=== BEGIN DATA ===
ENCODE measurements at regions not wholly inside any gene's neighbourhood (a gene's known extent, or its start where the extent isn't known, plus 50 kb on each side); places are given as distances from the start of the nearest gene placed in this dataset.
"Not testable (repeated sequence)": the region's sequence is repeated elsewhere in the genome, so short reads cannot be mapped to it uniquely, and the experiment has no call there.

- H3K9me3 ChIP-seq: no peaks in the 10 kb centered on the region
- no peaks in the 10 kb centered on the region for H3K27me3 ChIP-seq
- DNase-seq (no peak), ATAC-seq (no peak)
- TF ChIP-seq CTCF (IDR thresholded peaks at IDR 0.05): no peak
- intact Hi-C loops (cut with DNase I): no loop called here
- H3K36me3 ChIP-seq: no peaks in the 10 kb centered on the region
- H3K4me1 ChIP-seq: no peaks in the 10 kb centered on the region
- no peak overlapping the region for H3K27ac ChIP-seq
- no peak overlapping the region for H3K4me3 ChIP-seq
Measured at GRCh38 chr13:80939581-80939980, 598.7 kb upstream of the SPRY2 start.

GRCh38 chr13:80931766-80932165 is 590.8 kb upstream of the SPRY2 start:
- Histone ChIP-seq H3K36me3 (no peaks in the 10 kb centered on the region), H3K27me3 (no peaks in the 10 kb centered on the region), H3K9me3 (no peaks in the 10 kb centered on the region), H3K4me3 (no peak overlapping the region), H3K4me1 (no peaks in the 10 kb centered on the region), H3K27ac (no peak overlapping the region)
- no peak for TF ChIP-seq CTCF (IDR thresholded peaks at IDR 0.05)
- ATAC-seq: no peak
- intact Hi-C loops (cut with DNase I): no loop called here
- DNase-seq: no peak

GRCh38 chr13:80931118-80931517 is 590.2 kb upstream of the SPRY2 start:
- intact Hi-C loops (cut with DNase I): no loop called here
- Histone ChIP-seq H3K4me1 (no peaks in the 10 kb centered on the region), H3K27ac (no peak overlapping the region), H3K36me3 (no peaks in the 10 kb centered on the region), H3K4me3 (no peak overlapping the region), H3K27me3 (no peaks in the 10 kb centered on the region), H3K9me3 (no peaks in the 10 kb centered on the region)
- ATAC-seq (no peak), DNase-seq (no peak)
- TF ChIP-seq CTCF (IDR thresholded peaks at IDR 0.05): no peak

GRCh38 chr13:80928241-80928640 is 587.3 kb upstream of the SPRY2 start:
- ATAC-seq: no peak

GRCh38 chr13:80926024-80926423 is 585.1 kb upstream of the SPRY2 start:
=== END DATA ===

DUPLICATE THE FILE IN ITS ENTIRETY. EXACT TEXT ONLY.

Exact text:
ENCODE measurements at regions not wholly inside any gene's neighbourhood (a gene's known extent, or its start where the extent isn't known, plus 50 kb on each side); places are given as distances from the start of the nearest gene placed in this dataset.
"Not testable (repeated sequence)": the region's sequence is repeated elsewhere in the genome, so short reads cannot be mapped to it uniquely, and the experiment has no call there.

- H3K9me3 ChIP-seq: no peaks in the 10 kb centered on the region
- no peaks in the 10 kb centered on the region for H3K27me3 ChIP-seq
- DNase-seq (no peak), ATAC-seq (no peak)
- TF ChIP-seq CTCF (IDR thresholded peaks at IDR 0.05): no peak
- intact Hi-C loops (cut with DNase I): no loop called here
- H3K36me3 ChIP-seq: no peaks in the 10 kb centered on the region
- H3K4me1 ChIP-seq: no peaks in the 10 kb centered on the region
- no peak overlapping the region for H3K27ac ChIP-seq
- no peak overlapping the region for H3K4me3 ChIP-seq
Measured at GRCh38 chr13:80939581-80939980, 598.7 kb upstream of the SPRY2 start.

GRCh38 chr13:80931766-80932165 is 590.8 kb upstream of the SPRY2 start:
- Histone ChIP-seq H3K36me3 (no peaks in the 10 kb centered on the region), H3K27me3 (no peaks in the 10 kb centered on the region), H3K9me3 (no peaks in the 10 kb centered on the region), H3K4me3 (no peak overlapping the region), H3K4me1 (no peaks in the 10 kb centered on the region), H3K27ac (no peak overlapping the region)
- no peak for TF ChIP-seq CTCF (IDR thresholded peaks at IDR 0.05)
- ATAC-seq: no peak
- intact Hi-C loops (cut with DNase I): no loop called here
- DNase-seq: no peak

GRCh38 chr13:80931118-80931517 is 590.2 kb upstream of the SPRY2 start:
- intact Hi-C loops (cut with DNase I): no loop called here
- Histone ChIP-seq H3K4me1 (no peaks in the 10 kb centered on the region), H3K27ac (no peak overlapping the region), H3K36me3 (no peaks in the 10 kb centered on the region), H3K4me3 (no peak overlapping the region), H3K27me3 (no peaks in the 10 kb centered on the region), H3K9me3 (no peaks in the 10 kb centered on the region)
- ATAC-seq (no peak), DNase-seq (no peak)
- TF ChIP-seq CTCF (IDR thresholded peaks at IDR 0.05): no peak

GRCh38 chr13:80928241-80928640 is 587.3 kb upstream of the SPRY2 start:
- ATAC-seq: no peak

GRCh38 chr13:80926024-80926423 is 585.1 kb upstream of the SPRY2 start: